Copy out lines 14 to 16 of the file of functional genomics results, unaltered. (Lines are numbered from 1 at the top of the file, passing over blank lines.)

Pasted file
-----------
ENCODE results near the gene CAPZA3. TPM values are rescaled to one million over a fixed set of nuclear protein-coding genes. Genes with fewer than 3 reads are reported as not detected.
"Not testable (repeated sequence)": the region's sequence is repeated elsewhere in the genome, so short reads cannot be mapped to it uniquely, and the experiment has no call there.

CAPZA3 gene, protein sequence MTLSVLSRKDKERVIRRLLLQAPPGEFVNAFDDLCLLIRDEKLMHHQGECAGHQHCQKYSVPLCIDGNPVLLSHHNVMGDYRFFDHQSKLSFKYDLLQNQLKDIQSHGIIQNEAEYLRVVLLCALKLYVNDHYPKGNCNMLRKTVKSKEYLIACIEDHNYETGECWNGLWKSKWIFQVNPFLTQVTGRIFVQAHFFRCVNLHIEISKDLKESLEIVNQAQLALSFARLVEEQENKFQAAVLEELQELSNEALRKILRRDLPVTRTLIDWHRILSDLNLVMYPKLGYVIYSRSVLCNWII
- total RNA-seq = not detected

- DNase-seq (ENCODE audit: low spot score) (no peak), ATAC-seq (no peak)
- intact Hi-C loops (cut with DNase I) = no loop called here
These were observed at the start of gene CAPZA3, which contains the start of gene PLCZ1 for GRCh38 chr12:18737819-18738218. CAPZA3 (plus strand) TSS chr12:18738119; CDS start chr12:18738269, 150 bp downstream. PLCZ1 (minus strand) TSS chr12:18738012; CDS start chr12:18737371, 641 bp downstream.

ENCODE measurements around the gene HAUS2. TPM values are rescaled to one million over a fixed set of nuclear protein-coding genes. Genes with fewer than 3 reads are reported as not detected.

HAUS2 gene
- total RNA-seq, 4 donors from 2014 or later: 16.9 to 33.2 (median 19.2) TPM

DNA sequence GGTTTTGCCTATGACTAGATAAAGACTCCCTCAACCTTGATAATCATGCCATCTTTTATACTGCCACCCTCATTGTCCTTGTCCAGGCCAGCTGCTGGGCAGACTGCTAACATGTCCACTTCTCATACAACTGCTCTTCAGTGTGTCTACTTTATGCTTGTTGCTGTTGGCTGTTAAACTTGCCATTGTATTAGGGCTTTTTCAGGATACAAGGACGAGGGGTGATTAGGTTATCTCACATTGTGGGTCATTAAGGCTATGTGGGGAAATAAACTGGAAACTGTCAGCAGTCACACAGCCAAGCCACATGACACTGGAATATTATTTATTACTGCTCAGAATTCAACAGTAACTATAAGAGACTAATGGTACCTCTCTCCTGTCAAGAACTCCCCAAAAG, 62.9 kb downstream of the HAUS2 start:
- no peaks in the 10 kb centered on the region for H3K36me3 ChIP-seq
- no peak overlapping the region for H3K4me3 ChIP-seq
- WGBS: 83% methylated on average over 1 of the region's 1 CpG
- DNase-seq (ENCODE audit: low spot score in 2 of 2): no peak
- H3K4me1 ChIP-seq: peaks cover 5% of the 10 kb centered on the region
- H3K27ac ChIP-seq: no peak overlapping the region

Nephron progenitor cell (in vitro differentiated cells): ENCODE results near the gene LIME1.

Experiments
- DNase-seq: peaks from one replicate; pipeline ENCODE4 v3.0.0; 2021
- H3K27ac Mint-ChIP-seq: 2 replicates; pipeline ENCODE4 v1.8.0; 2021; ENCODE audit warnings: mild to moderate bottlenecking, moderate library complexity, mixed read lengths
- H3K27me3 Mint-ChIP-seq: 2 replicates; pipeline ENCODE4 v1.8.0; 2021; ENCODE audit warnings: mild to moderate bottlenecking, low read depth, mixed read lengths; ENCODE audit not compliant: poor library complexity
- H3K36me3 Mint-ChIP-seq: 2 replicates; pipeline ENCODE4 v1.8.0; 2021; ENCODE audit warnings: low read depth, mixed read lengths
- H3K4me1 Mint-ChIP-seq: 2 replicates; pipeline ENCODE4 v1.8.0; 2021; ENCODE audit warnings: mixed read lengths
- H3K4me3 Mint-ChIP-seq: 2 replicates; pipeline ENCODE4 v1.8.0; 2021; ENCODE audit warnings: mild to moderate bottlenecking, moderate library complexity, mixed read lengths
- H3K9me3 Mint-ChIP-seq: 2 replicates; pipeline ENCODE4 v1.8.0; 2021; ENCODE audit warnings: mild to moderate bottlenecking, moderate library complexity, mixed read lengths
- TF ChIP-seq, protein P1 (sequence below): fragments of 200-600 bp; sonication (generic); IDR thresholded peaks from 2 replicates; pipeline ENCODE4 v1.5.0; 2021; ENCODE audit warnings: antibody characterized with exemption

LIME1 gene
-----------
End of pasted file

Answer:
- WGBS: 83% methylated on average over 1 of the region's 1 CpG
- DNase-seq (ENCODE audit: low spot score in 2 of 2): no peak
- H3K4me1 ChIP-seq: peaks cover 5% of the 10 kb centered on the region